East London NHS Foundation Trust, Luton and Bedfordshire

East London NHS Foundation Trust provides a wide range of mental health, community health, and inpatient services to young people, working age adults, older adults and forensic services to the City of London, Hackney, Newham and Tower Hamlets. We provide mental health and wellbeing services in Bedfordshire and Luton.

Our 5,500 staff, the heart of our operation, provide £390 million worth of services from over 100 community and inpatient sites.  Our East London population totals around 750,000 and we are proud to serve one of the most culturally diverse parts of the UK. In Bedfordshire and Luton, we are now responsible for a further 630,000 people’s mental health and community health (Bedfordshire only) care needs.


Research Team

Kurt Buhagiar (Principal Investigator)



Jade Donaghy (Research Assistant)

Jade Donaghy graduated in Theatre Studies at Roehampton University, then completed a Masters conversion course in Psychology at London South Bank University.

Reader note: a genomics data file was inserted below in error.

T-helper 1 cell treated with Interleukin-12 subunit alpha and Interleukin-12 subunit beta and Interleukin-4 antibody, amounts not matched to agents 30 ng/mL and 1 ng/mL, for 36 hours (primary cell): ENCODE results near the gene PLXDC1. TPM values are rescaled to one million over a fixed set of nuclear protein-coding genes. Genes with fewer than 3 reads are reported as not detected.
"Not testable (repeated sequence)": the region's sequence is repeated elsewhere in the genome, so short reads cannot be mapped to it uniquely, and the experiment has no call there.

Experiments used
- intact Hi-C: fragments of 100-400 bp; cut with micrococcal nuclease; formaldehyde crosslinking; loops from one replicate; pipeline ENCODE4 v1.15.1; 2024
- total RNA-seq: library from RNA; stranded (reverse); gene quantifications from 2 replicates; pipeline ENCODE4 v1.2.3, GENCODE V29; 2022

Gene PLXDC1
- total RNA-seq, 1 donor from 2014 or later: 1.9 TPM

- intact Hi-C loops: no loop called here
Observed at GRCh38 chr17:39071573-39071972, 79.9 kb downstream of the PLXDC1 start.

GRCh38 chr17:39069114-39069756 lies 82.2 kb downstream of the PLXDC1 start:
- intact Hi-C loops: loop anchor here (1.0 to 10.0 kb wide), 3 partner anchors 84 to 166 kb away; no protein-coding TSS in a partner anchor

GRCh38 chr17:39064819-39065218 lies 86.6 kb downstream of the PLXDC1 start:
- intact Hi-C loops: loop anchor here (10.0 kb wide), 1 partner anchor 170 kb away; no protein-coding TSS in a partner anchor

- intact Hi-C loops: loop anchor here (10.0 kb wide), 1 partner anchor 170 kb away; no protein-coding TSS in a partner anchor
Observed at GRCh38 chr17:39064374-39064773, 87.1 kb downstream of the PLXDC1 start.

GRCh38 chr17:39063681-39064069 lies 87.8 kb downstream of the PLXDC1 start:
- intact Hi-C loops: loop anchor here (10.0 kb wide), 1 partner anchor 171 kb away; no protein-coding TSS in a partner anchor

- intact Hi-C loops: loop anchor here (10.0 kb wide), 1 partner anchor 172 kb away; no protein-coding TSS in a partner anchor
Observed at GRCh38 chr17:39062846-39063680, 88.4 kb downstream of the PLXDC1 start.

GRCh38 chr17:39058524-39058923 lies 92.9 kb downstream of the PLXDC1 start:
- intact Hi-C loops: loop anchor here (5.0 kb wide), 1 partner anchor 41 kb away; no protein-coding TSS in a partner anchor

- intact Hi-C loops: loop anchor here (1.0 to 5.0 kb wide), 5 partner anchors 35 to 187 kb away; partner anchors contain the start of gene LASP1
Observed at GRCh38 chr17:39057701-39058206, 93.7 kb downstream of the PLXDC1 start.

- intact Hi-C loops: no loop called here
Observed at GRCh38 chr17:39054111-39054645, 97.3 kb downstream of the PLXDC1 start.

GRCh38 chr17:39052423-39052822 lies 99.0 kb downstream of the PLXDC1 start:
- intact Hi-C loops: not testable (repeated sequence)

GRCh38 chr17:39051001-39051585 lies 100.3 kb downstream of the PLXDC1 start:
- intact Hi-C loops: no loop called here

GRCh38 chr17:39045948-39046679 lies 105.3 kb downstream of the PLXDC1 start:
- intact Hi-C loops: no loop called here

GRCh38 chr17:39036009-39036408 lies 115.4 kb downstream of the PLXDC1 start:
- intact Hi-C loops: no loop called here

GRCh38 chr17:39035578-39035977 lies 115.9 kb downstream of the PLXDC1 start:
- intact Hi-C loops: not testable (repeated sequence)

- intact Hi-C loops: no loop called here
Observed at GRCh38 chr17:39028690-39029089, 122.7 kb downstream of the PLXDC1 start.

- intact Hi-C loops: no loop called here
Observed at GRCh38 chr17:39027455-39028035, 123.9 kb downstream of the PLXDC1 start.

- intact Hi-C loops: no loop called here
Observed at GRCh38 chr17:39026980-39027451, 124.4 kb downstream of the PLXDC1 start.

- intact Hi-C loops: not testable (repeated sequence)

She has been working for the East London Foundation Trust for over three years, and recently started her first research assistant post with the Unit for Social and Community Psychiatry, in 2019. Jade has worked therapeutically in a rage of settings, including community teams, inpatient wards and forensic services.

Her interests are clinical psychology, research in social psychiatry and eating disorders.






Diana Romei (Research Assistant)

Diana Romei completed her undergraduate and postgraduate studies in Educational Psychology and Clinical Psychodynamic Psychology in Italy, a Postgraduate Certificate in Child and Young Persons Psychological Wellbeing Practice at University College London and is currently completing a Postgraduate Diploma in Children and Young People IAPT Therapy (CBT Practitioner module) at King’s College London, whilst working as a part-time Research Assistant on the SCENE project.

Diana’s clinical experience extends to different settings with several client groups, such as older adults, adults with learning disabilities and/or psychosis, children and young people in both inpatient and community services and their parents, supporting them with parenting when challenging behaviours are displayed.

Diana's interest in the SCENE project is due to the emphasis on the social aspects to improving quality of life, which is linked to her interest in the themes of social constructivism. Diana is also enthusiastic about early intervention/prevention in mental health and is currently collaborating to a doctoral research project exploring the relationship between pupils’ psychological wellbeing and their academic achievement, in order to better understand how schools can nurture children in both the cognitive and socio-emotional senses.